Even though we love our kids, many studies have found that marital happiness actually increases after the kids leave home. For many couples, marriage happiness continues to rise steadily during the empty nest years and reaches an all-time high at 35 years of marriage.
Despite these hopeful findings, it's very common for spouses to express anxiety before their kids move out. The questions I typically hear from my therapy patients, TV and radio fans, and online readers who are about to enter the empty nest years are: Do we still have things to talk about? Do we have enough in common? Will we get sick of each other's company? Do I even still like him/her?
The big message I tell them is this: It doesn't take a lot of hard work to renew your marital bond and to rekindle the kind of lighthearted joy and excitement you felt early in your marriage. In fact, the "newness" of being alone together again helps to jump start these feelings. My research has shown that when partners make a few positive changes in their behaviors and habits, they can greatly increase their marital happiness over the next many years.
Here are five marriage-rekindling strategies that will absolutely help you and your spouse enjoy years of happiness together once your kid heads off to college:
Start chatting daily--for 10 minutes.
When was the last time you and your partner talked about something other than the kids, the house, money or your work? Practice talking to your partner for 10 minutes a day, every day, about anything other than those four topics. Meals are good opportunities to practice the 10-Minute Rule. So is right before bed. My research found that couples who practice the 10-Minute Rule daily feel closer and happier over time.
Psyche yourselves up.
As in any new endeavor, going in with a positive attitude and some concrete goals leads to success. Sit down with your spouse and discuss all the benefits of having the house to yourselves and what you are each looking forward to. More free time? Freedom to travel? Eating out more? Eating differently? Less mess? Skinny dipping in your pool? Doing this simple activity will get the two of you in alignment and jazzed up about your new life.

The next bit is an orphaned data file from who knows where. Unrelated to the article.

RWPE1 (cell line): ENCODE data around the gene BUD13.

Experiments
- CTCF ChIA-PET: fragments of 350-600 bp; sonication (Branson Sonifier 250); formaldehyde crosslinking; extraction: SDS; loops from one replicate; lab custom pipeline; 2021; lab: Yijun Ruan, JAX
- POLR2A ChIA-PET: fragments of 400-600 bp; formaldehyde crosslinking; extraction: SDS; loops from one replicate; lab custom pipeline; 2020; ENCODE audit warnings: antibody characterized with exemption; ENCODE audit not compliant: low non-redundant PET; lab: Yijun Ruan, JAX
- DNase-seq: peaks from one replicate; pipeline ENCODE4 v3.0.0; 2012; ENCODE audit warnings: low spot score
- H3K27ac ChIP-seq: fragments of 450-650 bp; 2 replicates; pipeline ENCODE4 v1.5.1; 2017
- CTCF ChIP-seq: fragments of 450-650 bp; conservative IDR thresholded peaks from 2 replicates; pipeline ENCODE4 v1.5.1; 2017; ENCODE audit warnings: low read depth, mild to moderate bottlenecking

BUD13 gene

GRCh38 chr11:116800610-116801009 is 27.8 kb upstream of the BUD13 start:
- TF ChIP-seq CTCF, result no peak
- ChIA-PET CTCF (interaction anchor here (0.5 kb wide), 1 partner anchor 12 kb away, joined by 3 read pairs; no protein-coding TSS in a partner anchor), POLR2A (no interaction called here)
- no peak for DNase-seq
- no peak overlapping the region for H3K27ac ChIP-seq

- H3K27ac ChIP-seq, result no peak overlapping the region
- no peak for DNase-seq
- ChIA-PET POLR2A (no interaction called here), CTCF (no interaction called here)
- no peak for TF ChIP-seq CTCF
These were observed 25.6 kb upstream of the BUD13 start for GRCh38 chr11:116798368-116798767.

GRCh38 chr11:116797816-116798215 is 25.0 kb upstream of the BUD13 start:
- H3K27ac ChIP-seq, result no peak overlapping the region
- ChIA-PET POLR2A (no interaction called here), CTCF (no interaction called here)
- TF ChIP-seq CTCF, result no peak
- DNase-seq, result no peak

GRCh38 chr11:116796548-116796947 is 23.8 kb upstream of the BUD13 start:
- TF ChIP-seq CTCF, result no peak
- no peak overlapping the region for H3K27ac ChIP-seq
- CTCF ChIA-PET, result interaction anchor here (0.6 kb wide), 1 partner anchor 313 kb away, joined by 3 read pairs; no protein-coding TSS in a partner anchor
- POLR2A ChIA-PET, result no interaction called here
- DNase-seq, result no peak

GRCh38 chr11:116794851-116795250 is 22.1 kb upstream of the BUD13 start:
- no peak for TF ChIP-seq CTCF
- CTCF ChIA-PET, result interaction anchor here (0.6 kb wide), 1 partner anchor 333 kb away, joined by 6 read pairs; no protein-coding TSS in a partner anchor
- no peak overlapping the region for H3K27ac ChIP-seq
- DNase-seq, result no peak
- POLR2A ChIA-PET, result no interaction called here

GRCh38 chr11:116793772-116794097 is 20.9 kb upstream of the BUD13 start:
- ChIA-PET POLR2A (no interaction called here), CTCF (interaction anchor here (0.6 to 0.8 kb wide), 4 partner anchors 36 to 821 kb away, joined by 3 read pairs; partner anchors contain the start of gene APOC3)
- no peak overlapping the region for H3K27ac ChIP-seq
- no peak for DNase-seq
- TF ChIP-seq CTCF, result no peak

Share a new activity.
Engaging in a new experience benefits your marriage by helping to rekindle the same feeling of newness you experienced as dating singles, when every activity was a freshly shared experience. Doing something novel together--such as taking tennis lessons, eating at a new restaurant, or visiting a local tourist attraction--is also a way to inject fun into the marriage. My research has found that when couples characterize their relationship as frequently fun, they are likely to be happy over the long term.
Knock your partner off balance.
One of the best ways to bring more passion into your marriage and get out of a relationship rut is to shake up your normal routine. For example, if the wife goes grocery shopping at the end of the day, maybe the husband offers to go with her. Or if he typically falls asleep in front of the TV at night, maybe the wife challenges him to a game of Scrabble instead. Even small changes and surprises keep relationships feeling fresh and exciting.
Talk about sex.
It's important for long-married couples to talk about their sex lives together. This can be helpful as well as physiologically arousing to both partners. Discuss what makes your sex life exciting, your sexual fantasies, or what you desire from each other. A good way to start this conversation is to remember back when you first had sex and remember what turned you on then. Focus on the positive and what would be erotic to each of you.
As you can see, these are not complicated, difficult, or major activities. Nevertheless, each one addresses a different aspect of your relationship in a positive way. Bringing these new behaviors into your mature marriage will guarantee that you and your long-time spouse will enjoy many more years of marital happiness through the empty nest years. Don't be surprised if you begin to feel more content and connected to your spouse than you've ever felt before--it happens all the time.